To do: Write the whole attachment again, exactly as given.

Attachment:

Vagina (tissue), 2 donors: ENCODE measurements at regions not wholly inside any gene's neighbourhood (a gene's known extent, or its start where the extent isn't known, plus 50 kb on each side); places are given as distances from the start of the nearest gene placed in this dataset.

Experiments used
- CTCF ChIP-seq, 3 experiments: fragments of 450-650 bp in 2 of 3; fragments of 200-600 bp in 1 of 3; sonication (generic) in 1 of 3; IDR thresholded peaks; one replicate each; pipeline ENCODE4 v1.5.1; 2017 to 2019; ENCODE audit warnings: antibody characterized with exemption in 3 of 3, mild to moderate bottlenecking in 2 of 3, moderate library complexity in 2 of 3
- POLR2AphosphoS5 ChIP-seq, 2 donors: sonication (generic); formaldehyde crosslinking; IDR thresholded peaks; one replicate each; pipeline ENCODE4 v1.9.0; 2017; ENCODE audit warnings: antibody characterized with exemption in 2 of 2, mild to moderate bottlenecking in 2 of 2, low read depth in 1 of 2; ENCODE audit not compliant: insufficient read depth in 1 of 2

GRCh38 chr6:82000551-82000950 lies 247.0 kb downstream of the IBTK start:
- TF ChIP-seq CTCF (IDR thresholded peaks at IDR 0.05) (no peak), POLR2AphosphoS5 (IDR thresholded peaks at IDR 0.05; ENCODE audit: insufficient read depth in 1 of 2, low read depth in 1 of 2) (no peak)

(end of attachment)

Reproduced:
Vagina (tissue), 2 donors: ENCODE measurements at regions not wholly inside any gene's neighbourhood (a gene's known extent, or its start where the extent isn't known, plus 50 kb on each side); places are given as distances from the start of the nearest gene placed in this dataset.

Experiments used
- CTCF ChIP-seq, 3 experiments: fragments of 450-650 bp in 2 of 3; fragments of 200-600 bp in 1 of 3; sonication (generic) in 1 of 3; IDR thresholded peaks; one replicate each; pipeline ENCODE4 v1.5.1; 2017 to 2019; ENCODE audit warnings: antibody characterized with exemption in 3 of 3, mild to moderate bottlenecking in 2 of 3, moderate library complexity in 2 of 3
- POLR2AphosphoS5 ChIP-seq, 2 donors: sonication (generic); formaldehyde crosslinking; IDR thresholded peaks; one replicate each; pipeline ENCODE4 v1.9.0; 2017; ENCODE audit warnings: antibody characterized with exemption in 2 of 2, mild to moderate bottlenecking in 2 of 2, low read depth in 1 of 2; ENCODE audit not compliant: insufficient read depth in 1 of 2

GRCh38 chr6:82000551-82000950 lies 247.0 kb downstream of the IBTK start:
- TF ChIP-seq CTCF (IDR thresholded peaks at IDR 0.05) (no peak), POLR2AphosphoS5 (IDR thresholded peaks at IDR 0.05; ENCODE audit: insufficient read depth in 1 of 2, low read depth in 1 of 2) (no peak)